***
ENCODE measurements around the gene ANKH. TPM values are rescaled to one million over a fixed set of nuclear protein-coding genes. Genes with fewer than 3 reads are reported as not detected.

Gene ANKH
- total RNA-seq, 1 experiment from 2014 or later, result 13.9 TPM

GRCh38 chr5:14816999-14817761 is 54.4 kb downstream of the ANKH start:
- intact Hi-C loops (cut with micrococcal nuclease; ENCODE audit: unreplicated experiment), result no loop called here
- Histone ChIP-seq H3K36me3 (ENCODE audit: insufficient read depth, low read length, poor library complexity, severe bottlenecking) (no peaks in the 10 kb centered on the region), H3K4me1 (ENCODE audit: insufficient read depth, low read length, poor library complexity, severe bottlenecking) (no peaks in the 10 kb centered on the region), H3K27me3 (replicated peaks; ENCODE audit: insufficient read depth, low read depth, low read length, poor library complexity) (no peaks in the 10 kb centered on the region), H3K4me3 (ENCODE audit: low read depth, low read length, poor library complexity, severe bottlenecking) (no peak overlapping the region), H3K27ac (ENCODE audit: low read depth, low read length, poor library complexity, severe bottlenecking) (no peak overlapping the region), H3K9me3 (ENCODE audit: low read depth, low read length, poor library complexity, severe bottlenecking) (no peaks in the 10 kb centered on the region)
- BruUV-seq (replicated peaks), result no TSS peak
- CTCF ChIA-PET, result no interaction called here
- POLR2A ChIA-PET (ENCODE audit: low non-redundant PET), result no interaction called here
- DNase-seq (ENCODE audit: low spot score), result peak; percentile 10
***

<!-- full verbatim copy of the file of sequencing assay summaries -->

ENCODE measurements around the gene ANKH. TPM values are rescaled to one million over a fixed set of nuclear protein-coding genes. Genes with fewer than 3 reads are reported as not detected.

Gene ANKH
- total RNA-seq, 1 experiment from 2014 or later, result 13.9 TPM

GRCh38 chr5:14816999-14817761 is 54.4 kb downstream of the ANKH start:
- intact Hi-C loops (cut with micrococcal nuclease; ENCODE audit: unreplicated experiment), result no loop called here
- Histone ChIP-seq H3K36me3 (ENCODE audit: insufficient read depth, low read length, poor library complexity, severe bottlenecking) (no peaks in the 10 kb centered on the region), H3K4me1 (ENCODE audit: insufficient read depth, low read length, poor library complexity, severe bottlenecking) (no peaks in the 10 kb centered on the region), H3K27me3 (replicated peaks; ENCODE audit: insufficient read depth, low read depth, low read length, poor library complexity) (no peaks in the 10 kb centered on the region), H3K4me3 (ENCODE audit: low read depth, low read length, poor library complexity, severe bottlenecking) (no peak overlapping the region), H3K27ac (ENCODE audit: low read depth, low read length, poor library complexity, severe bottlenecking) (no peak overlapping the region), H3K9me3 (ENCODE audit: low read depth, low read length, poor library complexity, severe bottlenecking) (no peaks in the 10 kb centered on the region)
- BruUV-seq (replicated peaks), result no TSS peak
- CTCF ChIA-PET, result no interaction called here
- POLR2A ChIA-PET (ENCODE audit: low non-redundant PET), result no interaction called here
- DNase-seq (ENCODE audit: low spot score), result peak; percentile 10